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Uncovering the hidden civilian casualties of the UK’s air war in Mosul – a review of the Guardian/AirWars investigation

In a recent exposé, The Guardian and Airwars teamed up to investigate the UK’s involvement in the 2016 battle for Mosul, specifically examining the claim that their campaign resulted in zero civilian casualties. Despite the Ministry of Defence’s assertion of a flawless campaign, newly released declassified transcripts of conversations between drone pilots point to a different reality. Their investigation, alongside AOAV’s own work showing that at least 29 civilians have died following RAF air strikes under Operation Shader, uncovers the untold victims of the UK’s war across Iraq and Syria and raises questions about the true cost of the conflict.

The city of Mosul was – in 2016 – a significant target for the Islamic State, given its rich history and diverse population. The battle for Mosul marked a turning point in the conflict, with Western forces, including the UK, providing air support for the Iraqi and Kurdish fighters in a major offensive to reclaim the city. The campaign became a gruelling urban warfare, with civilians caught in the crossfire, ISIS using booby traps and homemade bombs, and Western forces employing mostly air power.

Coalition forces acknowledged the killing of 455 civilians, but the UK maintained that its forces caused no civilian casualties, despite dropping hundreds or possibly thousands of bombs. Indeed, in all their air strikes over Iraq and Syria they only claimed to have killed one civilian, despite thousands of militants said to have been killed.

This claim has been met with scepticism and disbelief, including from retired Air Marshal Greg Bagwell, a former senior British military official, who suggested that a 90% success rate in protecting civilians would be more realistic.

Indeed, AOAV’s own data on explosive violence in towns and cities has shown that – when such weapons are used in populated areas – over 90% of those killed or injured have been civilians.

To investigate the UK RAF’s claim, The Guardian and Airwars looked at over 1,300 documents obtained through a Freedom of Information request by researcher Azmat Khan. The documents contained details and transcripts of investigations into civilian casualties caused by drone operators, with the responsible countries redacted. By cross-referencing this information with British military updates on airstrikes and targets in Mosul, the investigation aimed to identify British airstrikes that may have caused civilian casualties.

The team then traveled to Mosul to investigate specific cases, finding discrepancies between the coalition’s claims and the actual sites hit. In one instance, the supposed target was a car bomb factory, but the investigation found an empty wasteland. They also located families affected by the strikes through social media groups and interviews, personalizing the impact of the war.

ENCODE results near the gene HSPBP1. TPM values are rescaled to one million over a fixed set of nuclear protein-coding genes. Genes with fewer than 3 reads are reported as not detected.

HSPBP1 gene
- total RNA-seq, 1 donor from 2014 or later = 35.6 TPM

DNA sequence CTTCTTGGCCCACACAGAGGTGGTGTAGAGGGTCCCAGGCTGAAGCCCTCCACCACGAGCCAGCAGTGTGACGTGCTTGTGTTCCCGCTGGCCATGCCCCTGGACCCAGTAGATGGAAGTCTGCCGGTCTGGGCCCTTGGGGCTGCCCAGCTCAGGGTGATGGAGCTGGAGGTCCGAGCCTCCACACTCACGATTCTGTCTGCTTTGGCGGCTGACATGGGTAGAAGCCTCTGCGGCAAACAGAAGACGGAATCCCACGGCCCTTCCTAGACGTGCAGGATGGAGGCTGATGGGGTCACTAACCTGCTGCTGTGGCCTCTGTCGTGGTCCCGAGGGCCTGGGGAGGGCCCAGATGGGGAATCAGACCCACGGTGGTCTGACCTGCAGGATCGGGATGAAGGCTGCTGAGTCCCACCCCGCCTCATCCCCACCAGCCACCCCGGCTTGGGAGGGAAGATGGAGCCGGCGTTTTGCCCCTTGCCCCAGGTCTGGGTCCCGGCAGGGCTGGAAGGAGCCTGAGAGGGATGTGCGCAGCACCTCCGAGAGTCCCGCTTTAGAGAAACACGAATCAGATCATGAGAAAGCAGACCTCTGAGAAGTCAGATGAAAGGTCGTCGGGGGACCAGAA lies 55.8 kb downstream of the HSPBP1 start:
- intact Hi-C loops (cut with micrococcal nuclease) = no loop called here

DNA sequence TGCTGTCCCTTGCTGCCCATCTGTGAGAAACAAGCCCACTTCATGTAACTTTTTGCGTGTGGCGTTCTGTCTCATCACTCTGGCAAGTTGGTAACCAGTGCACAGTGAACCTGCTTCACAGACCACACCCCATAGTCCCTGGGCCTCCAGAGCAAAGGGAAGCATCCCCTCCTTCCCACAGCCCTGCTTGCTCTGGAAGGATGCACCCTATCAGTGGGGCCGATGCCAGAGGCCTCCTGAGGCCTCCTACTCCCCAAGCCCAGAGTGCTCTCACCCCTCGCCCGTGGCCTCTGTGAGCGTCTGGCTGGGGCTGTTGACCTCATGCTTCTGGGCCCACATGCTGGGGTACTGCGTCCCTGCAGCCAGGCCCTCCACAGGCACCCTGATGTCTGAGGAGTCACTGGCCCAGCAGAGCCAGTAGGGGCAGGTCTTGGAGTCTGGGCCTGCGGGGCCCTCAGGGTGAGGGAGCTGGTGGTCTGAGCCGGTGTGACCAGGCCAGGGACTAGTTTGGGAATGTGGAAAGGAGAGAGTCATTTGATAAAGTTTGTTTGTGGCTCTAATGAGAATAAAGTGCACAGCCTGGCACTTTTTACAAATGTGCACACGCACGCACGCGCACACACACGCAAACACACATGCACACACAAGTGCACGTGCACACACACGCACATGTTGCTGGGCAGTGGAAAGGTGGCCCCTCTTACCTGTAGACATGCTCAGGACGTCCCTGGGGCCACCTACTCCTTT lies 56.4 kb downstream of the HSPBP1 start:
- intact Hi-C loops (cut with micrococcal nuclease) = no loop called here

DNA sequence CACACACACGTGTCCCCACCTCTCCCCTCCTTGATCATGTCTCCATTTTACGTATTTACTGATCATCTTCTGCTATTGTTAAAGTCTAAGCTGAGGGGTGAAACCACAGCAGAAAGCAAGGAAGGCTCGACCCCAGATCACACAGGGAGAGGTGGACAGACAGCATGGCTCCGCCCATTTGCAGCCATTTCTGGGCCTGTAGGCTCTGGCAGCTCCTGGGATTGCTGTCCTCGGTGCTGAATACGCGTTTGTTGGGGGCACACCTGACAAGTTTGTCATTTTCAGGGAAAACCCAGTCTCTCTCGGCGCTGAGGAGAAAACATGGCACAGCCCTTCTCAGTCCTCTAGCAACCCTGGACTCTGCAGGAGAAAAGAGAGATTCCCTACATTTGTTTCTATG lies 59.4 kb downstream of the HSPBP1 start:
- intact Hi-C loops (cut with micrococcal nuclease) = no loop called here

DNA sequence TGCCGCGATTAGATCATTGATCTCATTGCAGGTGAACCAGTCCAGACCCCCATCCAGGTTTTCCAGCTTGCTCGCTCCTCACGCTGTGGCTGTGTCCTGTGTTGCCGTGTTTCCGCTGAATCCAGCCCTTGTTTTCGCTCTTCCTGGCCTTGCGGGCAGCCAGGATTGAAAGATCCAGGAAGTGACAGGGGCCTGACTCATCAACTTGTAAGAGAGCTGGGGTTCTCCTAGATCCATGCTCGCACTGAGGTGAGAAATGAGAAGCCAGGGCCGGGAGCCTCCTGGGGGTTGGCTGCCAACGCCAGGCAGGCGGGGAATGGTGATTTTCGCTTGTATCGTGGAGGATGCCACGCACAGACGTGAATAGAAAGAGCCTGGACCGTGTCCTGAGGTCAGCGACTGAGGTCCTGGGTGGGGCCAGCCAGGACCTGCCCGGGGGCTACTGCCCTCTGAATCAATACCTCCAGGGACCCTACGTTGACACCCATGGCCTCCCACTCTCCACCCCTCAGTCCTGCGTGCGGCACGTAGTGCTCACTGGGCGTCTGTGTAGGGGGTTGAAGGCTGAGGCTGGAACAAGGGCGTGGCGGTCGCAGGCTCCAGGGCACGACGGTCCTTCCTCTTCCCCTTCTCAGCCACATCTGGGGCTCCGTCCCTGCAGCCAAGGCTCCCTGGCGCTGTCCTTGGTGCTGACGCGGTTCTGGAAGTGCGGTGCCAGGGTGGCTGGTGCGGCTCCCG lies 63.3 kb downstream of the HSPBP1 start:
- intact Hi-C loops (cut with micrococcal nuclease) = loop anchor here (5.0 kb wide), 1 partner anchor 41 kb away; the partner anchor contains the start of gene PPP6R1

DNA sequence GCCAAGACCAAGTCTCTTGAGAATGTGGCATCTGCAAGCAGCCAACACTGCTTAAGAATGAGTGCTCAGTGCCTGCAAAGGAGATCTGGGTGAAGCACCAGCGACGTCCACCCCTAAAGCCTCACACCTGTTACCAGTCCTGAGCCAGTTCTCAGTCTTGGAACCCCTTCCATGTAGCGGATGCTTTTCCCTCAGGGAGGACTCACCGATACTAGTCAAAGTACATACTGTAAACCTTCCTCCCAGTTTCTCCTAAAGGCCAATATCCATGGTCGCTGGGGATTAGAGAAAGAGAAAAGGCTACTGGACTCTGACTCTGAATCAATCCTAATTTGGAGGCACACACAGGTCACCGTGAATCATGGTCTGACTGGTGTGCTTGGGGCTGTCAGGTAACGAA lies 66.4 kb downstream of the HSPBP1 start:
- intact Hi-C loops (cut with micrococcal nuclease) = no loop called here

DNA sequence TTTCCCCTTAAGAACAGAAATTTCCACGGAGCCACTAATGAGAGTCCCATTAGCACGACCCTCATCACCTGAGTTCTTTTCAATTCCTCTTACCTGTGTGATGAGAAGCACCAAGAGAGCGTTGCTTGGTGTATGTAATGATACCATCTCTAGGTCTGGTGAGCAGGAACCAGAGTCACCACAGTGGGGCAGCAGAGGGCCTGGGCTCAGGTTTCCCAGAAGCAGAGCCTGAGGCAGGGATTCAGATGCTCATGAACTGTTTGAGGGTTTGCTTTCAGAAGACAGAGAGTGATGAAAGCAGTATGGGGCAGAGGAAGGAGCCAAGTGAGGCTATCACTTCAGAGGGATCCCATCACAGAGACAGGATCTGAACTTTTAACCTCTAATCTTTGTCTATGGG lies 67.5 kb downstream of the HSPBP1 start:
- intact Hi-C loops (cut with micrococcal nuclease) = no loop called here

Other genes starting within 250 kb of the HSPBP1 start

One such family was the Door family, who lost multiple family members in a British airstrike. The investigators found that the coalition claimed to have targeted a car bomb factory, but the family lived in an area too narrow for such a factory to exist. Neighbours confirmed that Islamic State fighters were actually on a nearby rooftop. The grief and trauma of the incident continue to affect the Door family.

Another case involved a woman named Bader, who lost her husband and two children in a strike. The journalist Emma Graham-Harrison visited the ruins of her family’s home, where Bader powerfully expressed her grief and trauma. The details of the airstrike did not match the coalition’s claims of hitting an improvised explosive device (IED) factory. Bader and her family have received neither compensation nor acknowledgement for their loss. This raises questions about the possibility of similar cases going unacknowledged and uncompensated.

The investigation revealed inconsistencies in the coalition’s position on civilian casualties. While some countries, such as the US, have accepted responsibility for civilian deaths, the numbers they report are likely underestimated. Other countries have taken some responsibility, but not to the extent that many believe is necessary. The UK and a few other nations, however, seem to adopt a “bury our head in the sand” approach to civilian casualties.

The Guardian and Airwars’ investigation not only challenges the UK’s claim of a flawless campaign but also highlights the human cost of the battle for Mosul. The stories of the Door family and Bader provide a personal perspective on the devastation wrought by the airstrikes. Their accounts raise important questions about the accuracy of the coalition’s claims, the need for transparency and accountability, and the responsibility of involved nations to acknowledge and compensate the civilian victims of the conflict.

Ultimately, the investigation serves as a stark reminder of the harsh realities of war and the need for a more honest and forthcoming approach when dealing with civilian casualties. The UK’s insistence on maintaining a narrative of zero civilian casualties risks undermining the credibility of its military operations and perpetuating a lack of accountability for the true costs of armed conflict.

AOAV, and many other members of civili society such as Every Casualty Counts, argue that it is crucial to reassess how nations report and address the impact of their actions on innocent civilians, ensuring that lessons are learned and future tragedies are minimised.